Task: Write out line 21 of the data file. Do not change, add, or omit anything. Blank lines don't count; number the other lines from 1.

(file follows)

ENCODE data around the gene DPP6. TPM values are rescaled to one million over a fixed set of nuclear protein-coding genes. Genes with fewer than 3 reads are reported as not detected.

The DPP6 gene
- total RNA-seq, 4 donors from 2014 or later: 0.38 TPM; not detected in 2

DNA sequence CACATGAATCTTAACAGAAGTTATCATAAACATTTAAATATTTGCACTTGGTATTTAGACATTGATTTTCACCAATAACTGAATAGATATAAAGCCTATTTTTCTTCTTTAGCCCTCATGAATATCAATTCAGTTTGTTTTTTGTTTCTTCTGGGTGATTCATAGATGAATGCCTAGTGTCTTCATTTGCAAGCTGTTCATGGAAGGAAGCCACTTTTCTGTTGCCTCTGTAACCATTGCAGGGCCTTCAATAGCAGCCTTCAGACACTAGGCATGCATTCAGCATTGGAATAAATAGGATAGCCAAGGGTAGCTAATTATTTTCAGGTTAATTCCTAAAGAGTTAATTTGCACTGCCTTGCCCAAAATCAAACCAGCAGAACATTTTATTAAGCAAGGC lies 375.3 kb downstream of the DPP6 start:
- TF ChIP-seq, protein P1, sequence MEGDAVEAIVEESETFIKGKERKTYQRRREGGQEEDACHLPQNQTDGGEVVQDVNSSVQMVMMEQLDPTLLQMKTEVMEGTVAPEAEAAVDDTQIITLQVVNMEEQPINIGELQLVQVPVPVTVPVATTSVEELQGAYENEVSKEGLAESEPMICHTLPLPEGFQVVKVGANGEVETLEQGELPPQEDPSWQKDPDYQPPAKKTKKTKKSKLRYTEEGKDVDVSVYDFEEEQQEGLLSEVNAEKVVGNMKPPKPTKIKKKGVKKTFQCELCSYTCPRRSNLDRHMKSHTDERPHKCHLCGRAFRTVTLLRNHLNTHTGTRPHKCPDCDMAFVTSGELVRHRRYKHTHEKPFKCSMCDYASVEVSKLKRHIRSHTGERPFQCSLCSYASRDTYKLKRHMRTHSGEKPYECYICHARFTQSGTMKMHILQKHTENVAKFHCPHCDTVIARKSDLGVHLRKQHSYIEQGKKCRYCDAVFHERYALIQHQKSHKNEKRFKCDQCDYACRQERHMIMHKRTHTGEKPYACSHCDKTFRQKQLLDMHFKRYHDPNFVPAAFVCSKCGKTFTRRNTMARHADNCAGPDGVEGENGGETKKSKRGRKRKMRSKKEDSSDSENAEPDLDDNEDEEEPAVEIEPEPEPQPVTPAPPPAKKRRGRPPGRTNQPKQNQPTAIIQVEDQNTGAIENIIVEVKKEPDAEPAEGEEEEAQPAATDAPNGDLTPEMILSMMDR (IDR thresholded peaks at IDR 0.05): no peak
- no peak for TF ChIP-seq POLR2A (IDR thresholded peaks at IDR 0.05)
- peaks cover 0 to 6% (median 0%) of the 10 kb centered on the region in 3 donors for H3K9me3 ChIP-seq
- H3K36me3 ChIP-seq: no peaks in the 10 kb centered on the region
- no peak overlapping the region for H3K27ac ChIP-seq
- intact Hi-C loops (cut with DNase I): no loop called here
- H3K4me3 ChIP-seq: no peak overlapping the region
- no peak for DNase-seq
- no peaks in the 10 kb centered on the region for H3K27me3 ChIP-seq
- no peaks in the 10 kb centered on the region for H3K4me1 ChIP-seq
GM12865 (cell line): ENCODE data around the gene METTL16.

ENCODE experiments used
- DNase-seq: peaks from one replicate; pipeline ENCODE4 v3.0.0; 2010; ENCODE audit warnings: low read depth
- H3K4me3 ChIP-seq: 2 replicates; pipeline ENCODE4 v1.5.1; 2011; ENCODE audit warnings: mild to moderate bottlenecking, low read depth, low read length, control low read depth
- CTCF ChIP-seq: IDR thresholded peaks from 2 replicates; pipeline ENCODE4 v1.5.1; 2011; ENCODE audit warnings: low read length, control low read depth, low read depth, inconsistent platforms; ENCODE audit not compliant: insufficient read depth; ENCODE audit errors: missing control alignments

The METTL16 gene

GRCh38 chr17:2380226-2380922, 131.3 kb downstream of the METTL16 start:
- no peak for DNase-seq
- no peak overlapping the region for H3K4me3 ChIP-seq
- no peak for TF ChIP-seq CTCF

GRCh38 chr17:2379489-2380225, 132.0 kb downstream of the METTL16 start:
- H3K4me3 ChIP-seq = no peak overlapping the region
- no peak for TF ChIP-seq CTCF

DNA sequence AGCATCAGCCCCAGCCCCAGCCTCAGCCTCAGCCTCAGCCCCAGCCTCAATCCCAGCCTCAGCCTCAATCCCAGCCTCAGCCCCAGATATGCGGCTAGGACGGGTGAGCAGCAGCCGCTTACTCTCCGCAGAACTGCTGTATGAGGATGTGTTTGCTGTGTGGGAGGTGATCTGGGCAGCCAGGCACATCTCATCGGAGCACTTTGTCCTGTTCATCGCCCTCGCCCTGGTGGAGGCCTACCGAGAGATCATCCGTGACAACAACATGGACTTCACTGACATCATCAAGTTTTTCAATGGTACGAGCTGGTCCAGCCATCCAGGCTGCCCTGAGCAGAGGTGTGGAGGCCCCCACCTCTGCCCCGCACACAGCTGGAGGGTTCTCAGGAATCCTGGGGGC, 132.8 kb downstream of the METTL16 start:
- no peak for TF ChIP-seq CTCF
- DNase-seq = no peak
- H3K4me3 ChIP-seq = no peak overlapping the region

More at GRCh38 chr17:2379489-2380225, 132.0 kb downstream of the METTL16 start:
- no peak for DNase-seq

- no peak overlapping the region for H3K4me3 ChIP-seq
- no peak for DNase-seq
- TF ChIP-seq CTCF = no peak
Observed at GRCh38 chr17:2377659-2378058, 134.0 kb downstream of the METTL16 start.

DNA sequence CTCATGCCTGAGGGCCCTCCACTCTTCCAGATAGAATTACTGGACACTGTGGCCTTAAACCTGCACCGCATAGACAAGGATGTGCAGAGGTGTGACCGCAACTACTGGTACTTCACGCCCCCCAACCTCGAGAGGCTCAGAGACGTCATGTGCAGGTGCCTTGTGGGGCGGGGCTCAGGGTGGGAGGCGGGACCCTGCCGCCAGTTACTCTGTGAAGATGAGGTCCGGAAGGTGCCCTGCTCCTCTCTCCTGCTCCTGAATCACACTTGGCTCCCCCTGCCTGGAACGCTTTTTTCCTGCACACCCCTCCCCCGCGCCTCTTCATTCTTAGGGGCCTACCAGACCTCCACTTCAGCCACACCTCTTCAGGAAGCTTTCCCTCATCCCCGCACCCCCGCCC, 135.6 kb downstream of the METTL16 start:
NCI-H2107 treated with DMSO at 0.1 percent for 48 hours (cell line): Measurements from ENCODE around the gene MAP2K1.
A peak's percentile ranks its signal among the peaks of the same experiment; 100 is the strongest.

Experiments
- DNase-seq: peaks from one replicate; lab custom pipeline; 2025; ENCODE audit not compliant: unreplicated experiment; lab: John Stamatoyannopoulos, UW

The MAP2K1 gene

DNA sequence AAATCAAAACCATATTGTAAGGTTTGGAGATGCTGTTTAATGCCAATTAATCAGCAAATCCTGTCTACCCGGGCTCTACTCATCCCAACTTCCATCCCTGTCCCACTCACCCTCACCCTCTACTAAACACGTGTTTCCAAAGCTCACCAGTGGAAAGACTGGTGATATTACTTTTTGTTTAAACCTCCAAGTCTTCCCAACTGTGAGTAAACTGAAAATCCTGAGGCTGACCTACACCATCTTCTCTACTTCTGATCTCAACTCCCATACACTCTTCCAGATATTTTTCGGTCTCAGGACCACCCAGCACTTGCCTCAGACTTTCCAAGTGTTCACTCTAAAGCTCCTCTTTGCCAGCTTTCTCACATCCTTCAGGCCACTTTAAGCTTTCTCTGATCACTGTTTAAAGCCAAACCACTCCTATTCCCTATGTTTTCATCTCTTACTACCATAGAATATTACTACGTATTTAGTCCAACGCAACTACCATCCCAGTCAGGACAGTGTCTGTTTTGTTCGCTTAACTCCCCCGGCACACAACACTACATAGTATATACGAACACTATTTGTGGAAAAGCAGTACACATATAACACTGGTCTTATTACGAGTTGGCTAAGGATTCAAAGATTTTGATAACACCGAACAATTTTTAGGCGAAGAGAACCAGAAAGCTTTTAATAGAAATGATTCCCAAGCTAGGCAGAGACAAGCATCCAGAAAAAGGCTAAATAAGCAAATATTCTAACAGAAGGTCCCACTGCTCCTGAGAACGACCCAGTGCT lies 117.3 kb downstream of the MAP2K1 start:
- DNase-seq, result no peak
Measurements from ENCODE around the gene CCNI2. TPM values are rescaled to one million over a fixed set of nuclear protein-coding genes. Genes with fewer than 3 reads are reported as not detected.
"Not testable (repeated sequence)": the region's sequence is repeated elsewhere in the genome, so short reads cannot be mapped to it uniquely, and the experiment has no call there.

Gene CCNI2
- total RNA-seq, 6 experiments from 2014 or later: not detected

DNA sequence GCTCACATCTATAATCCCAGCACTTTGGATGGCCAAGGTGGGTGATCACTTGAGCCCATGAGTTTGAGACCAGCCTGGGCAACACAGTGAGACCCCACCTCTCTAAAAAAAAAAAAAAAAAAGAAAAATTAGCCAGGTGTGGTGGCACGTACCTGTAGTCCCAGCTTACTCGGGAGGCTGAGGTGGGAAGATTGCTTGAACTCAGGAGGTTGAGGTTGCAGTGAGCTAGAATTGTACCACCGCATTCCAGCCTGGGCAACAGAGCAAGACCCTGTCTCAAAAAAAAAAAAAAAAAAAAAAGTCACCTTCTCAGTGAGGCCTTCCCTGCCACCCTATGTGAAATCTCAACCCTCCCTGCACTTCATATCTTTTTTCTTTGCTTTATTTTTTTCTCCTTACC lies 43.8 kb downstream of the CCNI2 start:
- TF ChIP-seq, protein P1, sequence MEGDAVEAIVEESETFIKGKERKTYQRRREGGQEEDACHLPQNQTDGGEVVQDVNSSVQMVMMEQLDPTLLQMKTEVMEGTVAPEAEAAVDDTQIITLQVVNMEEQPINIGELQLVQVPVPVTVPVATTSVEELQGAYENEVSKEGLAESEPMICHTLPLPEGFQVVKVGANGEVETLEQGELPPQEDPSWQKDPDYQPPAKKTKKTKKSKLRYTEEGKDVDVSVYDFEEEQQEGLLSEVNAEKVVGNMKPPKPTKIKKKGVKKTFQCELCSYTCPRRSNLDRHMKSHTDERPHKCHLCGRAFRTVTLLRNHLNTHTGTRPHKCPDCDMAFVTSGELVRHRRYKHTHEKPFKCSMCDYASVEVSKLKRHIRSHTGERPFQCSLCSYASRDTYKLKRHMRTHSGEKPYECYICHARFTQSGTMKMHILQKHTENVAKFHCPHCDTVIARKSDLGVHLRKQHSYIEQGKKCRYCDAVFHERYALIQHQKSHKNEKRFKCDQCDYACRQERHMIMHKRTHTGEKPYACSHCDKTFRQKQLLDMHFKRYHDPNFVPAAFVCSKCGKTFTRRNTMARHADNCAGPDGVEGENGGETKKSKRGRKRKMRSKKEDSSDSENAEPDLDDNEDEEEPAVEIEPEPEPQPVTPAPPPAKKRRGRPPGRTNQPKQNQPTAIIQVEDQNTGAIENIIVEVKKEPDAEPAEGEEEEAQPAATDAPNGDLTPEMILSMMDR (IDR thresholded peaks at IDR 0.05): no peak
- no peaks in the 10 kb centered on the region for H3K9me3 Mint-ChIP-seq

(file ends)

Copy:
GRCh38 chr17:2380226-2380922, 131.3 kb downstream of the METTL16 start: